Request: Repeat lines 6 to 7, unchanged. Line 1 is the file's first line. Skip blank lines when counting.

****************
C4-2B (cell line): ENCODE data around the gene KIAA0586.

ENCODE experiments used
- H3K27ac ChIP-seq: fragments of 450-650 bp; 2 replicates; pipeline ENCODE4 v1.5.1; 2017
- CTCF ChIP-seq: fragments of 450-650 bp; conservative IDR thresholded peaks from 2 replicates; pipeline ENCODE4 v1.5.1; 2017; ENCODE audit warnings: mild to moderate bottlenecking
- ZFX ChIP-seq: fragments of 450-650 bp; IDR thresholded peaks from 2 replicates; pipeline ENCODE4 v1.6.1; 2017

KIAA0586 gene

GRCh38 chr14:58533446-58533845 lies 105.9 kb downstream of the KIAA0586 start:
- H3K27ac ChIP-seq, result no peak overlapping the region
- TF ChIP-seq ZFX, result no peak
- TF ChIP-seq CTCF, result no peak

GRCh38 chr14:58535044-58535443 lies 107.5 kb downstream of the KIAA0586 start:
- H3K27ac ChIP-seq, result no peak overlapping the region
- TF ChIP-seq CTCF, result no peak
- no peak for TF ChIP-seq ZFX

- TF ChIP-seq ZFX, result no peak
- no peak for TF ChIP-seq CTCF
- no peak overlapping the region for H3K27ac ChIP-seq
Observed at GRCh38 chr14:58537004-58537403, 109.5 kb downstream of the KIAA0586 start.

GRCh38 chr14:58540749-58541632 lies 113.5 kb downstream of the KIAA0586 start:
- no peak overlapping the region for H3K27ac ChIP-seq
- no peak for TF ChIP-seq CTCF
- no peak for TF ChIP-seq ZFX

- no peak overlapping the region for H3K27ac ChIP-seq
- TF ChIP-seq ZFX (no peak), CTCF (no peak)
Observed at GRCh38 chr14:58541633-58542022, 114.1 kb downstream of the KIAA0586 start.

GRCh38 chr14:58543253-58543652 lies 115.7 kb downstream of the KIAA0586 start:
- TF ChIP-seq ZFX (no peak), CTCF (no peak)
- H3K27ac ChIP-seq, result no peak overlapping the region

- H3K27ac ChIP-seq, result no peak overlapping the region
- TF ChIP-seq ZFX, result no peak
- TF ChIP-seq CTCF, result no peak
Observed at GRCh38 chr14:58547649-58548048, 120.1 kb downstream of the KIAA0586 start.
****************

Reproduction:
KIAA0586 gene

GRCh38 chr14:58533446-58533845 lies 105.9 kb downstream of the KIAA0586 start: